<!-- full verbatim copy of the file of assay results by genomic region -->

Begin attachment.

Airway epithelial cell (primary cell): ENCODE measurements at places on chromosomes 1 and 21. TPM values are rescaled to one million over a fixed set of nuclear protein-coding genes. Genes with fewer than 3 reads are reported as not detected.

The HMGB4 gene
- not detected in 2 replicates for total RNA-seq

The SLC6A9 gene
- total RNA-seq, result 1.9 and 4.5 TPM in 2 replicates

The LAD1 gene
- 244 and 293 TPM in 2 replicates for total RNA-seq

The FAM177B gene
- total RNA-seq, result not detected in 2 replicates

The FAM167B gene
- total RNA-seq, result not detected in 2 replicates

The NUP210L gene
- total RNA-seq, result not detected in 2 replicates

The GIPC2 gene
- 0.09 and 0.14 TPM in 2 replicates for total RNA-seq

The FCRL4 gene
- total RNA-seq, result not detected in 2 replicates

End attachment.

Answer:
Airway epithelial cell (primary cell): ENCODE measurements at places on chromosomes 1 and 21. TPM values are rescaled to one million over a fixed set of nuclear protein-coding genes. Genes with fewer than 3 reads are reported as not detected.

The HMGB4 gene
- not detected in 2 replicates for total RNA-seq

The SLC6A9 gene
- total RNA-seq, result 1.9 and 4.5 TPM in 2 replicates

The LAD1 gene
- 244 and 293 TPM in 2 replicates for total RNA-seq

The FAM177B gene
- total RNA-seq, result not detected in 2 replicates

The FAM167B gene
- total RNA-seq, result not detected in 2 replicates

The NUP210L gene
- total RNA-seq, result not detected in 2 replicates

The GIPC2 gene
- 0.09 and 0.14 TPM in 2 replicates for total RNA-seq

The FCRL4 gene
- total RNA-seq, result not detected in 2 replicates